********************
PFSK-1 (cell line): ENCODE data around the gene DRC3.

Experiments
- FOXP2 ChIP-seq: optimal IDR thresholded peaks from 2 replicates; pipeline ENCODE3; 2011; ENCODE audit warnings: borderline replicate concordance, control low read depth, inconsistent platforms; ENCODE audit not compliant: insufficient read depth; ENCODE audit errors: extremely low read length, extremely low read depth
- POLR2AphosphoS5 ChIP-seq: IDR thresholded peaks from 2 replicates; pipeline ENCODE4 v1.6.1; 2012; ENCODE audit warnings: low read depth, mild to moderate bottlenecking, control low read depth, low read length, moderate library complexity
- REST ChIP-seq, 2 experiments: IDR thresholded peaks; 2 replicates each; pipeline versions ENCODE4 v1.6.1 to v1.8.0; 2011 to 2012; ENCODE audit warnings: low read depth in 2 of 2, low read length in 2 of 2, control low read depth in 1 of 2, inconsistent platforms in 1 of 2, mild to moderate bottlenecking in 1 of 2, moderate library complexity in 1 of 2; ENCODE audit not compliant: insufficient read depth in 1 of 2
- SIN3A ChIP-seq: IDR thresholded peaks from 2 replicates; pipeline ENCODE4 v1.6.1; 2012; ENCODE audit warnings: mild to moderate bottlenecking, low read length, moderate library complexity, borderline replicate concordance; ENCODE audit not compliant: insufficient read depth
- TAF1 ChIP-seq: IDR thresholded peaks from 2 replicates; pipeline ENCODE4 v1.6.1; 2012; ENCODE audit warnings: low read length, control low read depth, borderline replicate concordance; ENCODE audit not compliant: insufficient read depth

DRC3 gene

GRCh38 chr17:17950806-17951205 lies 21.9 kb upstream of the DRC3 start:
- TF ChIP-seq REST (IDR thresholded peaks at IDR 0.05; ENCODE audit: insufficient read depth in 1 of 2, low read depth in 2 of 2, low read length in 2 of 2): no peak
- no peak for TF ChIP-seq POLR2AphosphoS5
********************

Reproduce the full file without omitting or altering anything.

PFSK-1 (cell line): ENCODE data around the gene DRC3.

Experiments
- FOXP2 ChIP-seq: optimal IDR thresholded peaks from 2 replicates; pipeline ENCODE3; 2011; ENCODE audit warnings: borderline replicate concordance, control low read depth, inconsistent platforms; ENCODE audit not compliant: insufficient read depth; ENCODE audit errors: extremely low read length, extremely low read depth
- POLR2AphosphoS5 ChIP-seq: IDR thresholded peaks from 2 replicates; pipeline ENCODE4 v1.6.1; 2012; ENCODE audit warnings: low read depth, mild to moderate bottlenecking, control low read depth, low read length, moderate library complexity
- REST ChIP-seq, 2 experiments: IDR thresholded peaks; 2 replicates each; pipeline versions ENCODE4 v1.6.1 to v1.8.0; 2011 to 2012; ENCODE audit warnings: low read depth in 2 of 2, low read length in 2 of 2, control low read depth in 1 of 2, inconsistent platforms in 1 of 2, mild to moderate bottlenecking in 1 of 2, moderate library complexity in 1 of 2; ENCODE audit not compliant: insufficient read depth in 1 of 2
- SIN3A ChIP-seq: IDR thresholded peaks from 2 replicates; pipeline ENCODE4 v1.6.1; 2012; ENCODE audit warnings: mild to moderate bottlenecking, low read length, moderate library complexity, borderline replicate concordance; ENCODE audit not compliant: insufficient read depth
- TAF1 ChIP-seq: IDR thresholded peaks from 2 replicates; pipeline ENCODE4 v1.6.1; 2012; ENCODE audit warnings: low read length, control low read depth, borderline replicate concordance; ENCODE audit not compliant: insufficient read depth

DRC3 gene

GRCh38 chr17:17950806-17951205 lies 21.9 kb upstream of the DRC3 start:
- TF ChIP-seq REST (IDR thresholded peaks at IDR 0.05; ENCODE audit: insufficient read depth in 1 of 2, low read depth in 2 of 2, low read length in 2 of 2): no peak
- no peak for TF ChIP-seq POLR2AphosphoS5